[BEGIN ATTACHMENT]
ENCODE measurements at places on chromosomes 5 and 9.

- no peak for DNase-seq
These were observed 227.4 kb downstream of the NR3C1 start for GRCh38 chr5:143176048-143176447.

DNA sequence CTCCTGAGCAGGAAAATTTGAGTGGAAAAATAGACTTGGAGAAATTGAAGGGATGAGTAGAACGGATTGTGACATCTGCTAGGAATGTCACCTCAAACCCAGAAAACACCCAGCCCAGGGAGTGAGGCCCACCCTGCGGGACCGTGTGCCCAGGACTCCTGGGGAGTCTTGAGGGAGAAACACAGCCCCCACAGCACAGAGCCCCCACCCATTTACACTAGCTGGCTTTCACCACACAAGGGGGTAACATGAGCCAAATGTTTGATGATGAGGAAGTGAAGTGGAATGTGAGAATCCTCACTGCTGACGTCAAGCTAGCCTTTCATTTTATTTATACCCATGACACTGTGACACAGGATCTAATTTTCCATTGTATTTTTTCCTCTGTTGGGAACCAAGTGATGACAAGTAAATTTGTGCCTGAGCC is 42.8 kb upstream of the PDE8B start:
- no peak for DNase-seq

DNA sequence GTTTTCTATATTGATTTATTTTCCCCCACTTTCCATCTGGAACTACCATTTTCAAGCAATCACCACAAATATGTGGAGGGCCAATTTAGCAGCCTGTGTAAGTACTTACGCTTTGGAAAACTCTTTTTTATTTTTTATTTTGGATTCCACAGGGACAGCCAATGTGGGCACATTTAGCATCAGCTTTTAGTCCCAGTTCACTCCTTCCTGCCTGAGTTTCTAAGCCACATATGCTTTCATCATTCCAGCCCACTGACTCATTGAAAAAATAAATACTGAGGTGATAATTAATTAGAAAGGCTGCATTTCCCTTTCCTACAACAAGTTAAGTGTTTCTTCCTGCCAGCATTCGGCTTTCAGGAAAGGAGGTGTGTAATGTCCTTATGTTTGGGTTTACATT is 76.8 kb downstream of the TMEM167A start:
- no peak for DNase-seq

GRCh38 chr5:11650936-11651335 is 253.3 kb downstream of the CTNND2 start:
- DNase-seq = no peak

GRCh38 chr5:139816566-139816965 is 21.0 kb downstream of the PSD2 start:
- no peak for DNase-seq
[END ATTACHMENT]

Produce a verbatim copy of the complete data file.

ENCODE measurements at places on chromosomes 5 and 9.

- no peak for DNase-seq
These were observed 227.4 kb downstream of the NR3C1 start for GRCh38 chr5:143176048-143176447.

DNA sequence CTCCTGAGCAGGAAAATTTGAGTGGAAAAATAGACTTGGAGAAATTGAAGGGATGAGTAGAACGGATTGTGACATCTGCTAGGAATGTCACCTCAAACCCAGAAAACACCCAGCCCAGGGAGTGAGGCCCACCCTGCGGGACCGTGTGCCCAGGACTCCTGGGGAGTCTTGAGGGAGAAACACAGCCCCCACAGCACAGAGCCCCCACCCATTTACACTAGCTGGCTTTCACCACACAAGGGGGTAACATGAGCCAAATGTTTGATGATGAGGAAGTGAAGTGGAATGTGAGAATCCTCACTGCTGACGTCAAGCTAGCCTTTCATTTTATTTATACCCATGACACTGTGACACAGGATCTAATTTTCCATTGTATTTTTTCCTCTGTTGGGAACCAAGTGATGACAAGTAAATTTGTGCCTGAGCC is 42.8 kb upstream of the PDE8B start:
- no peak for DNase-seq

DNA sequence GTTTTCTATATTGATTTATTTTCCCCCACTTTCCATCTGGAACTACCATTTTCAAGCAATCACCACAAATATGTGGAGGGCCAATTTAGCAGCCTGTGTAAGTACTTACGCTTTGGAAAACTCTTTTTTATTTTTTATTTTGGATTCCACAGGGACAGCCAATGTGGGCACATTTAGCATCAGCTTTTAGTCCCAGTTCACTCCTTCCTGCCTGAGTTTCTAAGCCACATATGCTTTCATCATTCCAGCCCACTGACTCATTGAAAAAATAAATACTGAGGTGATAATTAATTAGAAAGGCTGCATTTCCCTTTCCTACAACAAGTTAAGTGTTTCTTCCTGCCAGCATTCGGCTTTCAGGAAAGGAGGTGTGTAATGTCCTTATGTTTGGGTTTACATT is 76.8 kb downstream of the TMEM167A start:
- no peak for DNase-seq

GRCh38 chr5:11650936-11651335 is 253.3 kb downstream of the CTNND2 start:
- DNase-seq = no peak

GRCh38 chr5:139816566-139816965 is 21.0 kb downstream of the PSD2 start:
- no peak for DNase-seq